For the table of contents, see here.


Current Trends in Avestan Studies

This lecture discusses the major progress made in our understanding of the Avestan corpus/texts in the last years. Based on her recent publication co-written with Jean Kellens, L’introduction à l’Avesta, Céline Redard introduces the new vision of the Avesta, leading to the new editions currently undertaken. The important ritual aspect will also be underlined, with some concrete examples taken from her books The Srōš Drōn – Yasna 3 to 8, and The Gujarati Ritual Directions of the Paragnā, Yasna and Visperad Ceremonies (co-written with Kerman Daruwalla).

From the lecture’s poster

This lecture is scheduled for 16 February 2022. For more details, see the poster of the lecture.

Journal Online resources

Berkeley Working Papers in Middle Iranian Philology

Berkeley Working Papers in Middle Iranian Philology is a new open access e-journal hosted by UC Berkeley’s Department of Middle Eastern Languages and Cultures and edited by Adam Benkato and Arash Zeini. It publishes short and longer articles or research reports on the philology and epigraphy of Middle Iranian languages (Middle Persian, Parthian, Bactrian, Sogdian, Chorasmian, Khotanese). Submitted papers will be reviewed by the editors and published on an ongoing basis. The journal promotes a simple and quick publishing process with collective annual volumes published at the end of each year.

The editors encourage scholars working on Middle Persian documents in particular to submit their work.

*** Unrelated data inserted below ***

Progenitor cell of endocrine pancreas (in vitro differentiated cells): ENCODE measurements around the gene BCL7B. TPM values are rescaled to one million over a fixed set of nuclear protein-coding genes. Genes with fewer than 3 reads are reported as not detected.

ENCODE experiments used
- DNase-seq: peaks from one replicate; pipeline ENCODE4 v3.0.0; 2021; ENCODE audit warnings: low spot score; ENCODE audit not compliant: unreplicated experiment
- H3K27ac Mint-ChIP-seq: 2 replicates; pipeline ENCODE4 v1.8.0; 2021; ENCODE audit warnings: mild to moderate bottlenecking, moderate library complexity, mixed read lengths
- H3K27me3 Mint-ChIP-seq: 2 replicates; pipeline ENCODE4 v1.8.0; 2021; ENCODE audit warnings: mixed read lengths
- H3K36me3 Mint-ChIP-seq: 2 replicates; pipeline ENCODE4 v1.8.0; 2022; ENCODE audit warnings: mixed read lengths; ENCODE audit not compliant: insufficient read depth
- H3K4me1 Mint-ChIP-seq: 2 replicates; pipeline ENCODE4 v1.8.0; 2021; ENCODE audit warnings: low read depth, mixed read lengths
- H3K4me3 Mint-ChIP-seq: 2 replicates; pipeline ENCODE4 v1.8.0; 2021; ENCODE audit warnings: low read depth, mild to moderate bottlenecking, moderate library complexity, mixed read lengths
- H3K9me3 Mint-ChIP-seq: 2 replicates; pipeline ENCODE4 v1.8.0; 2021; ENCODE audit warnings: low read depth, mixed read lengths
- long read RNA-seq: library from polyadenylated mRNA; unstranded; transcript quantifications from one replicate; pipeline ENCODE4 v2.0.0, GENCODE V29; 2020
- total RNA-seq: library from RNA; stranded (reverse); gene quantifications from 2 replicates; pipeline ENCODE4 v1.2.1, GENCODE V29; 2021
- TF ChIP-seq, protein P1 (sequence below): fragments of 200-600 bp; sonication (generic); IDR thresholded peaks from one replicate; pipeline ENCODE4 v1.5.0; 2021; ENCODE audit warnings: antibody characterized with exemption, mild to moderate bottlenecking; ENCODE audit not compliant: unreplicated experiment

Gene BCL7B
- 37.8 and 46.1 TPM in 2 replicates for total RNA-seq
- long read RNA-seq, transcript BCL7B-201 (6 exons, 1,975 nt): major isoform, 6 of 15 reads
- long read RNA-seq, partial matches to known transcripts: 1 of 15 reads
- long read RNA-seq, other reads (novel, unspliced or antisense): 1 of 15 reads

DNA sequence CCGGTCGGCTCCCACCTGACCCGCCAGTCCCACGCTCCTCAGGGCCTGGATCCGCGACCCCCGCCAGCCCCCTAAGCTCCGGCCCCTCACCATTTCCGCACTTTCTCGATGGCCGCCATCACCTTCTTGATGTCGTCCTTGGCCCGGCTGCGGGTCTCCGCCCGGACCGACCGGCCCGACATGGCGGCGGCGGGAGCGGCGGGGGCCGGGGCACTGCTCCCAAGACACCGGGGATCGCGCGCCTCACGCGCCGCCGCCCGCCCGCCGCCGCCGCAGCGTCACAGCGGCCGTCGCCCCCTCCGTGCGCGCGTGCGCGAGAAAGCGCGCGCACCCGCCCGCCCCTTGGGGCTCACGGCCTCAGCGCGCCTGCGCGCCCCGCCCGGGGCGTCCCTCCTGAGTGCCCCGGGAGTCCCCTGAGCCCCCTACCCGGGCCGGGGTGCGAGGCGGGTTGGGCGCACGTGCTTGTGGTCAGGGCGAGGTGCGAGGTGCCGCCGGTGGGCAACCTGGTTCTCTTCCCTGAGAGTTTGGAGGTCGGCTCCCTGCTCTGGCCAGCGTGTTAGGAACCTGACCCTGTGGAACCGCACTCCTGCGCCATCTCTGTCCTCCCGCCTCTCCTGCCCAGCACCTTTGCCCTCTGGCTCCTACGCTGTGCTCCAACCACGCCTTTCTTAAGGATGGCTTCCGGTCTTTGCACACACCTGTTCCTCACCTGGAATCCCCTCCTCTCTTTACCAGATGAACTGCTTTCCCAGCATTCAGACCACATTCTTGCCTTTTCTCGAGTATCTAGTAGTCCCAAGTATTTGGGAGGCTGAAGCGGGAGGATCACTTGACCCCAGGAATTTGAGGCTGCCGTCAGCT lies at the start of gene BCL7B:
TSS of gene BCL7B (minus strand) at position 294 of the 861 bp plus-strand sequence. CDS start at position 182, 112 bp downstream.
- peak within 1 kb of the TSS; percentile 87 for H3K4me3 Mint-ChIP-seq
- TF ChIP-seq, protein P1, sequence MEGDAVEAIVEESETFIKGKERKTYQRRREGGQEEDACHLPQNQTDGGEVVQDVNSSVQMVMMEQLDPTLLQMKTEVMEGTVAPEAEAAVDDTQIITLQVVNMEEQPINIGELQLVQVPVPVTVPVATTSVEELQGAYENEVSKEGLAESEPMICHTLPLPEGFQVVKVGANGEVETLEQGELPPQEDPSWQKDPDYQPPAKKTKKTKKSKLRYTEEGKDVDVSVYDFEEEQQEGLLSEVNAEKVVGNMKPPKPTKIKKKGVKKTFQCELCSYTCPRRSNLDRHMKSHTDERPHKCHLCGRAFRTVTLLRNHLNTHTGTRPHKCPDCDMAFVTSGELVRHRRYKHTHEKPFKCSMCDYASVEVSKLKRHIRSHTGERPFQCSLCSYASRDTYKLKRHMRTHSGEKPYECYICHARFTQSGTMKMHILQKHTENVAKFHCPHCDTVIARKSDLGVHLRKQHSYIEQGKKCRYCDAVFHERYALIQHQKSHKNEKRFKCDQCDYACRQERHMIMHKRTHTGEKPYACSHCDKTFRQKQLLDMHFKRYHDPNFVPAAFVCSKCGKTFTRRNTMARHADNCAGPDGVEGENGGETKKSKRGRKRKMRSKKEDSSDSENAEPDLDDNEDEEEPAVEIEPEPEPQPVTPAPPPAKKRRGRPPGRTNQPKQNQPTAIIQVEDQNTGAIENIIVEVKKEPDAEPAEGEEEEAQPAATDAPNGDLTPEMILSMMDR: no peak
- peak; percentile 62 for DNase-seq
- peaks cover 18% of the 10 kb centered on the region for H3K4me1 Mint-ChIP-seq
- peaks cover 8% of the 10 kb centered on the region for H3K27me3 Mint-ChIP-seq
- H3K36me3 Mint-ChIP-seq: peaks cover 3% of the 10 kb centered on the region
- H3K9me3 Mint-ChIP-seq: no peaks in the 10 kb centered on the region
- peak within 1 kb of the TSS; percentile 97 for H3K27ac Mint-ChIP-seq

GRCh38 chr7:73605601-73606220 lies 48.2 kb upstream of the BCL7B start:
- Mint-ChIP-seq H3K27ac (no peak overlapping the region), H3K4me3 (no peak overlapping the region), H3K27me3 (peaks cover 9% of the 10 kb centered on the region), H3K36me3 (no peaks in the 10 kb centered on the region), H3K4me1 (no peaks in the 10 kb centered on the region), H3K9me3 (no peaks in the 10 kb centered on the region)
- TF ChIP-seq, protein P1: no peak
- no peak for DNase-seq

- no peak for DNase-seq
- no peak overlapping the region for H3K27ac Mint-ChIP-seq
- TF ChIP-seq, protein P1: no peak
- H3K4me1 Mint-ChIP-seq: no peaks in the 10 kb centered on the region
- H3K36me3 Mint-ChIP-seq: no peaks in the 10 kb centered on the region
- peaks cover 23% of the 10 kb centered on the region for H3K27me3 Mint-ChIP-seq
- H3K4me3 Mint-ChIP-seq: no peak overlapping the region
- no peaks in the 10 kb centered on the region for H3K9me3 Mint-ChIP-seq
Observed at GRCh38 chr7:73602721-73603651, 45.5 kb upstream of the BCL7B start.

Articles Journal

The Roar of Silence

Benkato, Adam & Arash Zeini (eds.). 2021. The roar of silence: Festschrift for François de Blois. Journal of the Royal Asiatic Society 31(3).

The breadth and variety of François de Blois’s erudition is such that only a long and detailed introduction could possibly do justice to his scholarly career. Anyone who knows François, the “quiet man” of Iranian studies, also knows his penchant for concision. We have therefore decided to limit our remarks here to about the length of his legendary handout of Middle Persian grammar—two pages.

From the Introduction
Table of Contents

Ethnic Groups along the Silk Road

Reckel, Johannes & Merle Schatz (eds.). 2021. Ancient texts and languages of ethnic groups along the Silk Road. Göttingen: Universitätsverlag Göttingen.

Note: This volume is licensed under a Creative Commons Attribution-ShareAlike 4.0 International License and can be downloaded here.

Central Asia has been dominated by Mongolian and Turkic speaking nations for the past 1300 years. Uyghurs and Uzbeks were the most important traders on the Central Asian Silk Roads. Earlier Sogdians and Tokharians and other ethnic groups speaking Indo-Germanic (Indo-Iranian) languages were active on these ancient trade routes. In the 18th and 19th century a Tungus language, Manchu, became important for Sinkiang, Mongolia and the whole of China. Expansion policy of different realms, comprehensive commercial activities and the spread of religious ideas facilitated the exchange of (cultural) knowledge along the Silk Road. Texts and scripts tell us not only about the different groups that were in contact, but also reflect details of diplomatic, religious, and economic ambitions and the languages that were used for these different forms of communication. Several examples of contact induced language change or specific linguistic influence as a result of contacts along the Silk Road invite us to understand more about the frequency, intensity and intention of contacts that took place in very different regions connected by the Silk Road.